The Death Penalty Is Needed To Understand Divine Justice and the Dogma of Hell

The Death Penalty Is Needed To Understand Divine Justice and the Dogma of Hell

The Death Penalty Is Needed To Understand Divine Justice and the Dogma of Hell

Many articles have been published throughout the Catholic world about Pope Francis’s change to the Catechism of the Catholic Church, stating that “the death penalty is inadmissible.”1 Such articles show how this statement contradicts Scripture and Tradition and represents a clear break with the constant teaching of the Church.

In these brief notes, we limit ourselves, however quickly, to one aspect: the statement’s errors in matters of punitive justice. As Pius XII says, such errors lead to a misunderstanding of divine justice and the existence of Hell.

Argument Without Consistency

The arguments for changing the Catechism were presented in a document of the Congregation for the Doctrine of the Faith, signed by the prefect, the recently-made Cardinal Luis F. Ladaria, S.J. and approved by the Pope. It sought to justify a rupture with the previous magisterium based on two presuppositions:

  1. that the criminal does not lose his human dignity; and
  2. that states today have efficient means of protecting the community without the use of the death penalty.2

This argumentation, actually mere sophistry, does not hold up to scrutiny, as we shall see below.

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Is the Death Penalty Contrary to Human Dignity?

To argue that the death penalty is contrary to human dignity creates confusion by failing to distinguish between ontological order (human nature’s perfection) and moral order (conformity of human actions with right reason and divine law). While man never loses the ontological dignity of his nature, he does lose his moral dignity when he intentionally practices evil.

Furthermore, the argument of human dignity is not germane to the issue. This is because the object of justice is not human dignity, whether ontological or moral, but rather the voluntary acts of man in his relationships with others. As Saint Thomas Aquinas teaches:

“[T]he proper matter of justice consists of those things that belong to our intercourse with other men. … Hence the act of justice in relation to its proper matter and object is indicated in the words, ‘Rendering to each one his right’.”3

No one is condemned to a just punishment because of dignity or the lack thereof, but rather for concrete actions practiced against the common good.

Confusion About Punitive Justice…

To argue that modern states have supposedly better means to deal with criminals as a reason against death penalty is due to a poor understanding of punitive justice and the purpose of punishment. Such misunderstandings come from the idea that the end of punishment is seen only as a means to protect society or correct the malefactor.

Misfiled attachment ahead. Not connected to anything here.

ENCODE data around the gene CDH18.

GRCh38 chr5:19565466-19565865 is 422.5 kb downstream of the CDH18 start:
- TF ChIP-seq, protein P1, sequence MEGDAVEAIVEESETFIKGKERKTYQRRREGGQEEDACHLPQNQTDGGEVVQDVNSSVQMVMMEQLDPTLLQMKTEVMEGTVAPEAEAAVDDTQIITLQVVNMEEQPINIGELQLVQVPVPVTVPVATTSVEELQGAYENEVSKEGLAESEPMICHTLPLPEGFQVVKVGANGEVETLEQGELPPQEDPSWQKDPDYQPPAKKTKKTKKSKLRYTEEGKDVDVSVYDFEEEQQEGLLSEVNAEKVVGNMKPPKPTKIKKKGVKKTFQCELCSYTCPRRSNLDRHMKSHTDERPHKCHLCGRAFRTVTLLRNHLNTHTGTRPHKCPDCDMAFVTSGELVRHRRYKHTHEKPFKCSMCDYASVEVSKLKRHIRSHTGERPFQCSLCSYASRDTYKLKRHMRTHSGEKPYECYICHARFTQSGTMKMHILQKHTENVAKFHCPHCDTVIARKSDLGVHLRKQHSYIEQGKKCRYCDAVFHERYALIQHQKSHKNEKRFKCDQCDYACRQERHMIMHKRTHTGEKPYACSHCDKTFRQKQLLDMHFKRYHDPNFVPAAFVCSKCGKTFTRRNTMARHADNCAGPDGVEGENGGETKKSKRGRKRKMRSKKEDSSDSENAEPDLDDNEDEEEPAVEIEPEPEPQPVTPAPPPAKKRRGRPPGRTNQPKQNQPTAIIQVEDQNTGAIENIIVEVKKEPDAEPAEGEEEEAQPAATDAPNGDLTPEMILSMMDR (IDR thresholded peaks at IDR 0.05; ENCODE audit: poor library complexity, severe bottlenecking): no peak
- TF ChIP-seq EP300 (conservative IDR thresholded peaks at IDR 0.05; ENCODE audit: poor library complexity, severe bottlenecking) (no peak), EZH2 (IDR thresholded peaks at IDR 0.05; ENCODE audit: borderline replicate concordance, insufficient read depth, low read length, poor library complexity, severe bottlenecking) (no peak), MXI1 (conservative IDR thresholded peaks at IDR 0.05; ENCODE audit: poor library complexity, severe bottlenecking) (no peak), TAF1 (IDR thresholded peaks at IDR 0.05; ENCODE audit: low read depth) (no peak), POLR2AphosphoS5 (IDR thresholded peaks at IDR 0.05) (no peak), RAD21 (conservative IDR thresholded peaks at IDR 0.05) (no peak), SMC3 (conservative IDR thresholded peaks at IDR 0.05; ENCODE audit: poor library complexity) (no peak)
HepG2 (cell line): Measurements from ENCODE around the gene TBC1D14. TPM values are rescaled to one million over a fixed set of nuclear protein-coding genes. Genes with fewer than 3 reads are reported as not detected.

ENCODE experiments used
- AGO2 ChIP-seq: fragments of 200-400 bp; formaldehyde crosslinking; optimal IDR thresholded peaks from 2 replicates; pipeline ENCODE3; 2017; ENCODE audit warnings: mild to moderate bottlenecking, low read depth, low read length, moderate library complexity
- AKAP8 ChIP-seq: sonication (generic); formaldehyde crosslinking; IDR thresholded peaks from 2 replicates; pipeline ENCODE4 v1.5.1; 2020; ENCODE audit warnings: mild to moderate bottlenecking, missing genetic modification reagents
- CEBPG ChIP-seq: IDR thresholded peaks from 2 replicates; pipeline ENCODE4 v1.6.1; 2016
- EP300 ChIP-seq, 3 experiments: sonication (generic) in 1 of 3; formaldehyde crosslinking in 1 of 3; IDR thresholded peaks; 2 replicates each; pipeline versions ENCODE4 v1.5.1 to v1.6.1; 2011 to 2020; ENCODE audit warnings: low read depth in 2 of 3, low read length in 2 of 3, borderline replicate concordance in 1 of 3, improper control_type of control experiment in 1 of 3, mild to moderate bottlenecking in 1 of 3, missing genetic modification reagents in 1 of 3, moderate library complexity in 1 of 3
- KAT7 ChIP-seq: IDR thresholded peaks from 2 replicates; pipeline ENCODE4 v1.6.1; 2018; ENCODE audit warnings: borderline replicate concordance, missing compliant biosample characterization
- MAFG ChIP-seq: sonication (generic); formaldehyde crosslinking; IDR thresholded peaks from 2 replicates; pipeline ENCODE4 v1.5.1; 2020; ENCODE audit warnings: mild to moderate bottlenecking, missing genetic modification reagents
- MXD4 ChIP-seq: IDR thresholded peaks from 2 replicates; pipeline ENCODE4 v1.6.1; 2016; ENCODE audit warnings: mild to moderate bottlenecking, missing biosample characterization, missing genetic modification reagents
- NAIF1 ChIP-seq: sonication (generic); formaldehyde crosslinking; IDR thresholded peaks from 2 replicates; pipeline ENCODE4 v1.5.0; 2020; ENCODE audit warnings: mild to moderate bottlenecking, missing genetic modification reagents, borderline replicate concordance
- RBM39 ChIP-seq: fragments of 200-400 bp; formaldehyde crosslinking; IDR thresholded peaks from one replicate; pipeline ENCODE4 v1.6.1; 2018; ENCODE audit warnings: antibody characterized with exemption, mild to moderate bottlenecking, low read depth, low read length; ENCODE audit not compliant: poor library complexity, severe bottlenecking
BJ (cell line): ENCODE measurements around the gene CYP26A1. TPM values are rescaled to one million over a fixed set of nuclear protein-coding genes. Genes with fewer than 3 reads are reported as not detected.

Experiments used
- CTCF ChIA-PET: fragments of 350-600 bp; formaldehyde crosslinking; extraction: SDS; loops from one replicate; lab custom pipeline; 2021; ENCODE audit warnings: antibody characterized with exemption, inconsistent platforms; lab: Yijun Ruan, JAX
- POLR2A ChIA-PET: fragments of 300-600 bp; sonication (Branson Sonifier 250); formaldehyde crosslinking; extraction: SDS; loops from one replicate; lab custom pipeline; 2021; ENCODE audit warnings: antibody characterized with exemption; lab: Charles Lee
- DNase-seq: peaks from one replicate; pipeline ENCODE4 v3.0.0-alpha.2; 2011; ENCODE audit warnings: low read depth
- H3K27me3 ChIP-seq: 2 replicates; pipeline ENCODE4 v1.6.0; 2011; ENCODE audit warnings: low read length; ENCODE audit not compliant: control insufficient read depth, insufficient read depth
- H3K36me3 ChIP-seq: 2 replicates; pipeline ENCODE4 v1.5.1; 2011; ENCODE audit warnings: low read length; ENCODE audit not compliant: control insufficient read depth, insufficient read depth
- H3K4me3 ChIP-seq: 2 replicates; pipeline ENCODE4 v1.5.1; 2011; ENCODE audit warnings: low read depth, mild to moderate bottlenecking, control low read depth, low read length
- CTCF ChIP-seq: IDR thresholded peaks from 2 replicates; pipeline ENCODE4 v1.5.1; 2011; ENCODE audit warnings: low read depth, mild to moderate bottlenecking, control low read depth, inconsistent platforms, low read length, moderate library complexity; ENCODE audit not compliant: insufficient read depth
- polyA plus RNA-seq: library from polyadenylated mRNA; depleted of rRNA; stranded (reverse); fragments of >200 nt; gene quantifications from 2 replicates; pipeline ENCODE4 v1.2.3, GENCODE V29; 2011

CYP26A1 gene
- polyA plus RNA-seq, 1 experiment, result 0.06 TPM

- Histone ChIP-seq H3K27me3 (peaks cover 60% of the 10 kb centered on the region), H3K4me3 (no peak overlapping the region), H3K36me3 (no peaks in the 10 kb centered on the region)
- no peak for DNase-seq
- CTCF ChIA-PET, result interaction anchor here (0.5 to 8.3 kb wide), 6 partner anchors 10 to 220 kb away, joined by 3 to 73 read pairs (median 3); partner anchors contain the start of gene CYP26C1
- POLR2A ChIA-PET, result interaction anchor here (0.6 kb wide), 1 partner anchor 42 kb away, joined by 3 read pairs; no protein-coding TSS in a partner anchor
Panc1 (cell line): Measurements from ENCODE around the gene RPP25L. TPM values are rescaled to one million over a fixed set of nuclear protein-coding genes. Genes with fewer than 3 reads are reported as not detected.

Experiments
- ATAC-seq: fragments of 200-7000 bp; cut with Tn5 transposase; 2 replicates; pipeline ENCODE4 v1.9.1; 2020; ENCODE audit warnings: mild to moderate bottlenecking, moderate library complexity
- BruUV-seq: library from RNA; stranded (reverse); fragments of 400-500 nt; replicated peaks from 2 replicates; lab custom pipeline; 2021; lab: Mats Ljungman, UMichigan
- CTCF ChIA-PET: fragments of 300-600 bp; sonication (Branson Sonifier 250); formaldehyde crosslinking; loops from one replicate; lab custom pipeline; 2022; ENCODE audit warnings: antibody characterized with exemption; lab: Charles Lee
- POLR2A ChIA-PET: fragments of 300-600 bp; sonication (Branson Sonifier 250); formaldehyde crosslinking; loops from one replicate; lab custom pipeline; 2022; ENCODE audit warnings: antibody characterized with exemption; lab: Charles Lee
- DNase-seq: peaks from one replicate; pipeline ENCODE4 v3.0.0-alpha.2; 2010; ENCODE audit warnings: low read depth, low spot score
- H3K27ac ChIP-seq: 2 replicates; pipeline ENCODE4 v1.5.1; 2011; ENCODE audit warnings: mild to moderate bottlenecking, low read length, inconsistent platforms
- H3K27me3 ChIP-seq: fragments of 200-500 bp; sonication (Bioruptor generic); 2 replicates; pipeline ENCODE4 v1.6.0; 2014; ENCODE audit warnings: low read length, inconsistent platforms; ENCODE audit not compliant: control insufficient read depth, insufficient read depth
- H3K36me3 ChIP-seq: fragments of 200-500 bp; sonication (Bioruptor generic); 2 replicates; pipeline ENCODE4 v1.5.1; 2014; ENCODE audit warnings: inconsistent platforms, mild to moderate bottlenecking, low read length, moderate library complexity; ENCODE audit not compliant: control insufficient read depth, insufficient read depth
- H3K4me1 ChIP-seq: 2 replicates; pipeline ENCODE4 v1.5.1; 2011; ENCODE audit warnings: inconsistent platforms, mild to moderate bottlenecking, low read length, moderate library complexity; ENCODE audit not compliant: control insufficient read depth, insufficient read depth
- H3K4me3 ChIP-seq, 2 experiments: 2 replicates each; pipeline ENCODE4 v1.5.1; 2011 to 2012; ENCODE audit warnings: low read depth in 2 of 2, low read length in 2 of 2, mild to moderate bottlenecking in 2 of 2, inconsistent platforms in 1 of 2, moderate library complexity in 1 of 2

Although punitive justice does have this twofold objective, it is not limited to them. Its most profound reason for being is the need for the guilty one to expiate for the crime committed and thus restore the juridical order undermined by his crime.

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As we read in Victor Cathrein, S.J.’s Philosophia Moralis, “To correct the delinquent is the secondary end of public punishments; the primary end is the common good of society.”4

… Making it Difficult to Understand Divine Justice

The expiatory goal of punishment is all the more important since it is difficult to understand divine justice and the dogma of Hell without it. Since in the next life, the need for protection and the possibility of conversion are nonexistent, eternal punishment can be understood only as expiation for the evil committed and reparation of transgressed divine justice, representing the triumph of good over evil.

Crime Violates the Juridical Order

Let Pope Pius XII himself explain these concepts. Below are excerpts from his memorable speech at the Sixth Congress of International Penal Law on October 3, 1953. It is one of the most complete and systematic explanations by a pope on this matter (we have inserted subtitles for clarity).5

“Penal law is a reaction of the juridical order against the delinquent; it presupposes that the delinquent is the cause of the violation of the juridical order….

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“At the moment of the crime, the delinquent has before his eyes the ban imposed by juridical order: he is conscious of it and of the obligation it imposes; but, nevertheless, he decides against his conscience, and to carry out his decision commits the external crime. That is the outline of a culpable violation of the law.

Modern Penal Theories Incomplete

“Most modern theories of penal law explain punishment and justify it in the last resort as a protective measure, that is, a defense of the community against crimes being attempted; and, at the same time, as an effort to lead the culprit back to observance of the law. In these theories, punishment may indeed include sanctions in the form of a reduction of certain advantages guaranteed by the law, in order to teach the culprit to live honestly; but they fail to consider expiation of the crime committed, which itself is a sanction on the violation of the law as the most important function of the punishment….